Basically, when I started building this coil, I wanted it to be a full bridge (or H-bridge) design. This meant I would need four power mosfet's. I examined Steve Conner's, Steve Ward's and Uzzors designs in detail. Prior to this, I had never built a solid state mosfet coil before, so I decided to build the output with the biggest mosfets I could find. I purchased some APT50M60JN transistors off of ebay. These devices are rated at 500 volts at 71 amps each and have a large mounting tab that could be bolted directly to a heat sink. The layout required low impedance buss, transient suppressors across the Source to Drain conductors and a large snubber capacitor across the DC buss. The transient suppressors (TVS's) consists of two 1.5KE220E 220volt devices in series across each transistor. This would give 440 volts of transient protection. The snubber capacitor (C1) is a 10uf / 400 VDC, low inductance type soldered across the B+ and B- buss with the leads as short as possible. I used a double sided, copper clad circuit board and added 1/2 inch wide 0.062" thick bussing on the voltage and output rails to keep the vd/dt losses to a minimum. Proper spacing must be kept on the board traces to prevent flashover, as the buss voltage can exceed 200 volts with 140 volts AC input from the variac. For the input protection to the gates of the mosfets, I used two 10 volt / 1 watt zener diodes connected back-to-back. These diodes help protect the sensitive gates of the mosfets in the event of a stray input transient. The 5.1 ohm resistors with high speed diodes 1N5819 are conventional for input loading. I tried values from 1 ohm to 12 ohms here and found 5.1 ohms to be ideal. The gate driver transformers (GDT's) consist of dual core (each) with 15 turns on the primary and 16 turns (X2) on the secondaries. Using only a single core yielded poor waveform transfer under load, two cores were the best as three cores yielded no additional benefit. You may have to experiment with the number of secondary turns depending on the output transistors selected and frequency of operation. I actually used a different resonator than shown for my original experiments and found that the GDT as shown workes fine and only the R11 and R12 (3.9 ohms, 5 watt wirewound) resistors should be adjusted or "fine tuned" for optimal signal transfer. Expect to use a value of 2 to 6 ohms or so here. I used just enough resistance on R11 and R12 for good square wave output transfer with the input zener diodes getting only a little warm to the touch. Too much resistance causes a poor waveform resulting in poor switching (I squared R loss = heat), so everything is a balanced trade-off. R11 and R12 are mounted on the PLL / driver module and connected to the H-bridge power output module via small terminal blocks and a short twisted-pair jumper for each GDT input.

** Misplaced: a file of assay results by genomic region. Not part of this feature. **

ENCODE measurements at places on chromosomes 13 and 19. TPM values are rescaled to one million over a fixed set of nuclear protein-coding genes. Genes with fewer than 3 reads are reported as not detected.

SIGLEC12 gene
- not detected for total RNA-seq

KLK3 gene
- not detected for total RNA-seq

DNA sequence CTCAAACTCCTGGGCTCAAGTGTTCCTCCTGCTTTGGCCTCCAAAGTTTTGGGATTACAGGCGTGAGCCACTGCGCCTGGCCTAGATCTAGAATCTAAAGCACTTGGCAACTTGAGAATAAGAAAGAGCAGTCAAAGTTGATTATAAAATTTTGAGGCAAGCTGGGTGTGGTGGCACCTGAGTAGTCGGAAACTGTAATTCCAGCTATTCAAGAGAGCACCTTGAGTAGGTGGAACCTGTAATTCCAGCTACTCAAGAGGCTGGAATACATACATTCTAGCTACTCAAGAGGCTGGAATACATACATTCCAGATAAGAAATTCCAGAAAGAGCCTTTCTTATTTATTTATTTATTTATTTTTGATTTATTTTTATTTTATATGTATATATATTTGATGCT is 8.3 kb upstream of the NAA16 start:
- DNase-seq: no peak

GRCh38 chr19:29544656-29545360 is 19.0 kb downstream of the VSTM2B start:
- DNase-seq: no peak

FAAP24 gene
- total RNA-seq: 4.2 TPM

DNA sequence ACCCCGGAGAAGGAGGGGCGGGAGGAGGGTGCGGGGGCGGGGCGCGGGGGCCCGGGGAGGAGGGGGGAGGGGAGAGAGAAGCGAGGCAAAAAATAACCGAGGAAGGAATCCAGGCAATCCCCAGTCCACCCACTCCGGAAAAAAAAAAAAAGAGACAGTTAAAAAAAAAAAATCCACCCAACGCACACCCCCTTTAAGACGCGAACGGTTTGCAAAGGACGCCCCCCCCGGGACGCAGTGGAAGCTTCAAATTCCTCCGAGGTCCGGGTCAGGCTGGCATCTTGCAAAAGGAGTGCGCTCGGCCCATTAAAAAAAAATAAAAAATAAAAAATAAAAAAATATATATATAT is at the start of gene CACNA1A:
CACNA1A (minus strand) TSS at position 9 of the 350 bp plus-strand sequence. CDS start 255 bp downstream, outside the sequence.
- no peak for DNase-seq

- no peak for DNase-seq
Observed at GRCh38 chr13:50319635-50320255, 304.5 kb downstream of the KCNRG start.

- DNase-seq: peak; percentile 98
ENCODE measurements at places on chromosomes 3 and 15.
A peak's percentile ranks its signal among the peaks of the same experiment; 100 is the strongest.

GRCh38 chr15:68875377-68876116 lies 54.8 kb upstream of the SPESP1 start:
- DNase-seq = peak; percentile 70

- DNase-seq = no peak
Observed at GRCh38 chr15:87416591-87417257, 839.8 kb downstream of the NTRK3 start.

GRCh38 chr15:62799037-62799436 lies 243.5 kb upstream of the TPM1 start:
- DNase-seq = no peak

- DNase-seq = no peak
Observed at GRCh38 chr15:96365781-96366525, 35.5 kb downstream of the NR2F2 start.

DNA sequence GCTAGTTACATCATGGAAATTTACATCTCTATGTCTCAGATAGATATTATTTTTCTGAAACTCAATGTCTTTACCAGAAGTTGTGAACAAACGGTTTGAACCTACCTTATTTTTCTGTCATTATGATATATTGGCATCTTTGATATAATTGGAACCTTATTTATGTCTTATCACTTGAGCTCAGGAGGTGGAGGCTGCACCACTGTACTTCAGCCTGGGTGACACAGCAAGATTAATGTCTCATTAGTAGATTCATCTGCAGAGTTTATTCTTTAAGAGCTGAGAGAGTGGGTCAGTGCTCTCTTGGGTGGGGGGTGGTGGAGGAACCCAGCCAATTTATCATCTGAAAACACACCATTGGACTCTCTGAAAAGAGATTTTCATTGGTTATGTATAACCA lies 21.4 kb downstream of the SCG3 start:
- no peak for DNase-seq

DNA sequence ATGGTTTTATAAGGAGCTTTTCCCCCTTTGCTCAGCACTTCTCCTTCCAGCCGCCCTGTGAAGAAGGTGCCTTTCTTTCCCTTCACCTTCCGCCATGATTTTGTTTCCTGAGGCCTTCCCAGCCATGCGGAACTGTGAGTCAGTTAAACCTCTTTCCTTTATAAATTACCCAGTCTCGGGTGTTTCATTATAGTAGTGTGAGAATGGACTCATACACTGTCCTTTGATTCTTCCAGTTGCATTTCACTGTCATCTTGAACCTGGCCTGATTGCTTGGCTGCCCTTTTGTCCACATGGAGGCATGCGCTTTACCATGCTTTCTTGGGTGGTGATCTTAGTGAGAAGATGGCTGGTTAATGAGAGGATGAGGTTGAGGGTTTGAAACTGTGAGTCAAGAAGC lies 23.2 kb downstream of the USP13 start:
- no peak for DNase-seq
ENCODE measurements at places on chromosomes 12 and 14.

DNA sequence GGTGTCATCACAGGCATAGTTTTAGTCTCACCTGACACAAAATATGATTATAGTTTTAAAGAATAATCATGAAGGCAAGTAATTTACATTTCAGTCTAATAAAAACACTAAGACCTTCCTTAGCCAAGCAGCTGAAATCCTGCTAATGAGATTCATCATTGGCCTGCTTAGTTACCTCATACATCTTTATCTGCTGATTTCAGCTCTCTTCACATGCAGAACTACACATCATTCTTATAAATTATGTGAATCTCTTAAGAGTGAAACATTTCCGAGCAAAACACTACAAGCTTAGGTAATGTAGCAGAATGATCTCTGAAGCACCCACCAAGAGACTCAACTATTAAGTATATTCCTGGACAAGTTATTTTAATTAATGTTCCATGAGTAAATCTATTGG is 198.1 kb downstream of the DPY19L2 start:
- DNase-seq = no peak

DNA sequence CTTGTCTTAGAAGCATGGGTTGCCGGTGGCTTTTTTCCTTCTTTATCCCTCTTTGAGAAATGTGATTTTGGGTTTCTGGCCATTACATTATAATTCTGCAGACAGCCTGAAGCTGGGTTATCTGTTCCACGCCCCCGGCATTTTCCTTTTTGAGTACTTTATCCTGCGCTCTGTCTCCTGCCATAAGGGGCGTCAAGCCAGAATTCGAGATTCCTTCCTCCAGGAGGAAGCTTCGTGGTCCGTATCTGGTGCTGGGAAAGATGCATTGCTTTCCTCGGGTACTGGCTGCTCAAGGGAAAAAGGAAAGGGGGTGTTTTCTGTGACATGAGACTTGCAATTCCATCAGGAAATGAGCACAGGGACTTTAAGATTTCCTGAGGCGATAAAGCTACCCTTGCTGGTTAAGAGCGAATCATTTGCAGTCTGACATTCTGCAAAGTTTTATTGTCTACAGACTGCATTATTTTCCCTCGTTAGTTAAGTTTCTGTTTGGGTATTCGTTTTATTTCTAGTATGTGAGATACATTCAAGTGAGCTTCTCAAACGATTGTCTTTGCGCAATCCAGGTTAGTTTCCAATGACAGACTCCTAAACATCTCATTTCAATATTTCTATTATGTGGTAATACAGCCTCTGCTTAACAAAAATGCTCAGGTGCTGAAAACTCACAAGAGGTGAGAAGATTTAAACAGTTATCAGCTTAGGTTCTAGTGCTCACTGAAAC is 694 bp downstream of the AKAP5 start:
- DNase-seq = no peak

MOSFET's mounted on heatsink Top of circuit board. Note extra low loss buss.